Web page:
The number of widows and female divorcees is on the rise, which means financial advisors need to be better prepared to deal with the problems facing these clients who are in the throes of major life transitions.

 According to a new survey by Spectrem Group, 7% of millionaire households (with $1 million to $5 million in net worth) and 9% of ultra-high-net-worth households (with $5 million to $25 million in net worth) are divorced. Moreover, approximately 7% of millionaires and 12% of ultra-high net worth women are widows.

And those two groups will only grow larger. Approximately, 41% of first marriages end in divorce and between 700,000 and 800,000 women become widows each year. That ability to meet the needs of these women will become even more important in coming years as baby boomers age and women take on a greater role in financial planning, the report said.

"With the likelihood of a large number of widows becoming part of the advisor's client base as baby boomers age, practice management and communication must develop to appropriately serve these individuals. At the same time, exploring opportunities with divorcees also remains an important niche as females become increasingly important in making investment and financial decisions," Spectrem reported.

Those two groups each require their own individualized investment advice based on where they are in their transition. Widows, for example, tend to be more tempered in their investment strategy. Given that the average age of millionaire and ultra-high net worth widows is slightly over 70, a vast majority, more than 80%, are retired and have set finances, so many are focused on making their money last.

Almost twice as many widows (31%) said they were conservative compared to 17% of divorcees. Along those same lines, 58% of widows answered that it was more important to protect their principal than grow their investments.  More than two- thirds of widows considered taxes to be one of their primary concerns over their level of debt and ability to maintain their standard of living.

 "Widows face the challenge of being constrained, in many cases, to a lifetime with a specifically outlined amount of available assets. Taxes, falling property values and market downturns eat quickly into these funds, increasing their concerns," Spectrem's report said.

Compare that to divorcees whose average ages are 62 for millionaire women and 63 for the ultra-high net-worth. They tend to be more aggressive investors than widows and even men. Only 45% of divorcees reported that preserving principal was more important than growth compared to 51% of men.

"Their investment risk tolerance is somewhat greater than that of widows because they are often younger and many are still working," Spectrem said. "Often in the middle of a busy life, their concerns include educational expenses as well as greater concern over debt and saving for retirement."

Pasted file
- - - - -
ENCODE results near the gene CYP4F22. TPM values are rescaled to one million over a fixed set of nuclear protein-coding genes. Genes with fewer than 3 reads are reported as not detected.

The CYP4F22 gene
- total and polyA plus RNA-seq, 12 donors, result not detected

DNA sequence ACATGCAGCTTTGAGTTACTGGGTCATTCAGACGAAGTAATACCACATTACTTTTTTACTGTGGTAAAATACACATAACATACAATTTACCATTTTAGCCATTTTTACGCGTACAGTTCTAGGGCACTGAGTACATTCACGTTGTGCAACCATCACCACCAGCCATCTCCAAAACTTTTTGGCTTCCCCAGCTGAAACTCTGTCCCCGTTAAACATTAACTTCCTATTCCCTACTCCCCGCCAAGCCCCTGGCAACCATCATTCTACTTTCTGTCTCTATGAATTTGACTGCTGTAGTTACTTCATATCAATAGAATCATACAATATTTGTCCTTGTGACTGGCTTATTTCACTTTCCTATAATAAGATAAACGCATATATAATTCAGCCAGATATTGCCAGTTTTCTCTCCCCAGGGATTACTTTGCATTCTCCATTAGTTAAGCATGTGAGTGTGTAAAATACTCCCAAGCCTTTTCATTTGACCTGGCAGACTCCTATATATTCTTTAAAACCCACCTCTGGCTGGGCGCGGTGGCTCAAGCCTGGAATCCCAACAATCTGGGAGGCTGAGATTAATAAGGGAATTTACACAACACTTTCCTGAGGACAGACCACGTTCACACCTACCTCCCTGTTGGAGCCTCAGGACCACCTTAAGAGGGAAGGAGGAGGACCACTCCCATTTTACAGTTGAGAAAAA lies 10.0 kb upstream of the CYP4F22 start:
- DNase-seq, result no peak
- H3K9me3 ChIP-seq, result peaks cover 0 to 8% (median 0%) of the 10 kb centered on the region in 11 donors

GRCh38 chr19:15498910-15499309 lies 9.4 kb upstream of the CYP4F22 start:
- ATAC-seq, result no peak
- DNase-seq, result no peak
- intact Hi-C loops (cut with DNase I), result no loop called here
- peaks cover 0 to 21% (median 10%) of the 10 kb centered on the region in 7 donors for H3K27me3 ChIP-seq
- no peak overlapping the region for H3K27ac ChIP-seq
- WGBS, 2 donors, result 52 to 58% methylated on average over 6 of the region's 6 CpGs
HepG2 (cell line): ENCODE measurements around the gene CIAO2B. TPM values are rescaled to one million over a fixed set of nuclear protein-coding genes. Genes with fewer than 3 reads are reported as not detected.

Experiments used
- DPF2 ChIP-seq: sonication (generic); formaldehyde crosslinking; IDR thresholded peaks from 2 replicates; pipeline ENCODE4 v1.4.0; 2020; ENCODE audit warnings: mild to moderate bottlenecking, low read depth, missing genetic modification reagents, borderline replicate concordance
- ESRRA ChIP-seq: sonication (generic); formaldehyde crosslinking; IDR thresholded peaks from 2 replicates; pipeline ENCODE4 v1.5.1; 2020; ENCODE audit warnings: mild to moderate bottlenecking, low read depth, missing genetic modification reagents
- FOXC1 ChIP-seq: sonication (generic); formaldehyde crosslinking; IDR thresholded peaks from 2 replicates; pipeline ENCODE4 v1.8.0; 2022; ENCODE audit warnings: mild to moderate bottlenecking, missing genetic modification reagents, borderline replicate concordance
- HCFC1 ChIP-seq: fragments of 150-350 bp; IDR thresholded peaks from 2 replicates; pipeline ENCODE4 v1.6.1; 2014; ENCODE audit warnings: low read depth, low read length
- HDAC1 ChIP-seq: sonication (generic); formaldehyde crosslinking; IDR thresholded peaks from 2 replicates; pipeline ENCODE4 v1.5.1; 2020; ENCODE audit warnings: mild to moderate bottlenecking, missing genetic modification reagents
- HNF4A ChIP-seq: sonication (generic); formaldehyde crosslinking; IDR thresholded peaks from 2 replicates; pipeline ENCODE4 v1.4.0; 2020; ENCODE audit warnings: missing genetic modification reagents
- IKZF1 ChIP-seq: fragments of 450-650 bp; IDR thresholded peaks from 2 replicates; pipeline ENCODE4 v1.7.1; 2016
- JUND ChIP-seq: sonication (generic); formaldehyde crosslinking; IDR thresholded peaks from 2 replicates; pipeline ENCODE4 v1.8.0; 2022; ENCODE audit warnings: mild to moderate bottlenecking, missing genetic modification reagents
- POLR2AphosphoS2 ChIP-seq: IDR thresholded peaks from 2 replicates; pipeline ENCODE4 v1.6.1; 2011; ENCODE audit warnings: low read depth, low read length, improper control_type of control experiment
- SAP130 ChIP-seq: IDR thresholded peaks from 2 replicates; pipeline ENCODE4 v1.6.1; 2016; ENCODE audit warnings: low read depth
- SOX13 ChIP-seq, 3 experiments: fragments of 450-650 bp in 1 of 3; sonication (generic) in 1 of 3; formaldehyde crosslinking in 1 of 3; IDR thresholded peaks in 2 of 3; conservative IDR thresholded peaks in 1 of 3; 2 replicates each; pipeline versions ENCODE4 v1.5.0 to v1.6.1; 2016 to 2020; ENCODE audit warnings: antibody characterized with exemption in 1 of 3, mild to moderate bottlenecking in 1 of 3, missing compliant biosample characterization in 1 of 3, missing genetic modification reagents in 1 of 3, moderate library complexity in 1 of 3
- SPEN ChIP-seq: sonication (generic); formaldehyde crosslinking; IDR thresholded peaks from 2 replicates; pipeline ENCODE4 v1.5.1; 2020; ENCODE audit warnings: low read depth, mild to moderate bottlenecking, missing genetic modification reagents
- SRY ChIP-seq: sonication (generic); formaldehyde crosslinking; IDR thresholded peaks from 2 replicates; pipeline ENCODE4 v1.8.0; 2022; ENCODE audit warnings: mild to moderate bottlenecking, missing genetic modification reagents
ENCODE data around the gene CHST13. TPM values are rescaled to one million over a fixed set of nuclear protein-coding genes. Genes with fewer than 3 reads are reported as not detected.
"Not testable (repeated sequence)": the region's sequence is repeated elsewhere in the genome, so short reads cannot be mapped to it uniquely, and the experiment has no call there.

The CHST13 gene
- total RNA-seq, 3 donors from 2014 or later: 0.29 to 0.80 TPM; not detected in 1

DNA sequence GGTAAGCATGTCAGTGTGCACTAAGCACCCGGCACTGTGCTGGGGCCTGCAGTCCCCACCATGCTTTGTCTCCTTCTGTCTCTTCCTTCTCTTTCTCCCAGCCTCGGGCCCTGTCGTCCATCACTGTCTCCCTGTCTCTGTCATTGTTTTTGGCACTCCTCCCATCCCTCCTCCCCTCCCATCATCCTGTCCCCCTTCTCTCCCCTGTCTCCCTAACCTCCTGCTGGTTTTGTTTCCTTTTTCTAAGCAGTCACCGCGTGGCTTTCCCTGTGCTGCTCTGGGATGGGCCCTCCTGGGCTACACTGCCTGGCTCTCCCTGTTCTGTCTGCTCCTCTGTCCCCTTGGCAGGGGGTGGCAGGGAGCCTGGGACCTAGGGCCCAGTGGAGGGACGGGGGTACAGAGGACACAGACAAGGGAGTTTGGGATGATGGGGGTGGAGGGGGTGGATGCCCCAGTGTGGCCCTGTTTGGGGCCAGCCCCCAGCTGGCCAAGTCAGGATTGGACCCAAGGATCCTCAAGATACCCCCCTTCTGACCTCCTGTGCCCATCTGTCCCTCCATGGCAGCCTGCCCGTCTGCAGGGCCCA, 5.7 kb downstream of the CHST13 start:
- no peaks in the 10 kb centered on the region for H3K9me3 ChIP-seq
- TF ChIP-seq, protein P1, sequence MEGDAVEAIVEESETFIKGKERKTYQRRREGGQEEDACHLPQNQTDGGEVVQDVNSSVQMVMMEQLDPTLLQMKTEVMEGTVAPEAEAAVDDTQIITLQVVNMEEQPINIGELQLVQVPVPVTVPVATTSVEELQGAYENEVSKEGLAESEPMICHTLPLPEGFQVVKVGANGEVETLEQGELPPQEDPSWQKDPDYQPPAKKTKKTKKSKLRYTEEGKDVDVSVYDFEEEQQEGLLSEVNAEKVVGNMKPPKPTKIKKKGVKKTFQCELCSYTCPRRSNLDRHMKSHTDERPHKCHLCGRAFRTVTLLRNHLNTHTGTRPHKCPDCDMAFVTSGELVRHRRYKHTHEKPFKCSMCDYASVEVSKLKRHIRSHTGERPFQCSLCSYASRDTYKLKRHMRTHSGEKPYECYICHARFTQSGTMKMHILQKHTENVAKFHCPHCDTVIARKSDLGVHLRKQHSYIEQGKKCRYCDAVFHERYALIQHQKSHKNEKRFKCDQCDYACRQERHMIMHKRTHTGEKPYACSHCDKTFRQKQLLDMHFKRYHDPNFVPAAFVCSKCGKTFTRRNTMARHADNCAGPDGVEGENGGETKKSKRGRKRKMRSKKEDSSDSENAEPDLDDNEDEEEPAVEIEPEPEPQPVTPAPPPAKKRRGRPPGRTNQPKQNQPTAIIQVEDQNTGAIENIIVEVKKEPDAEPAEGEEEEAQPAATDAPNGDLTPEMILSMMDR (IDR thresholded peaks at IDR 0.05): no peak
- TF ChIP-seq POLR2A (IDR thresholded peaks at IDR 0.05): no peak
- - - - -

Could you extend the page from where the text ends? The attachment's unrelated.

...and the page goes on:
The major challenge advisors may face with divorcees, according qualitative data from Spectrem's focus groups, may be winning them over and earning their trust. Many divorcees are often just beginning a relationship with a new advisor after splitting with their husband's advisor and may be more skeptical.

"They tend to be far more cautious - not investment cautious, but cautious in general - and therefore far more tuned into having to do things on their own because they're starting anew, and so they tend to be much more suspicious if anything. They tend to be cautious relative to entering into an advisor relationship with someone who would be new," Spectrem's president, George Walper, said in a telephone interview.  

Both groups were still likely to be more dependent on financial advisors than men. Among widows, 21% said that they were advisor-dependent compared to 16% of divorcees and 13% of men.

"Women overall are more focused on planning-oriented services or needs as opposed to men, first of all," Walper added. "So this is pretty consistent with women in general in terms of their characteristics. They're a little bit more- I might use the word humble- relative to acknowledging their level of investment knowledge versus men who might not be quite as humble."

Spectrem found that the best ways for establishing contact through social media with widows and divorcees differed from the initial hypothesis. Widows, as it were, were more into Facebook than anticipated, 69% reported having used it compared to 64% of divorcees.

"The traditional belief would be that widows do not use channels such as Facebook, but the desire to communicate with the younger generation specifically grandchildren, has pushed widows to experiment with new platforms," Spectrem said.   

Linkedin ranked higher among divorcees, 40% of whom reported using the networking service, a statistic that the report attributed to their still being involved in the workforce.

"If older female investors are using these channels, it can be assumed that younger female investors have similar or greater expectations. Advisors should use Facebook and Twitter as platforms for highlighting expertise and proactively suggesting financial behaviors," the report stated.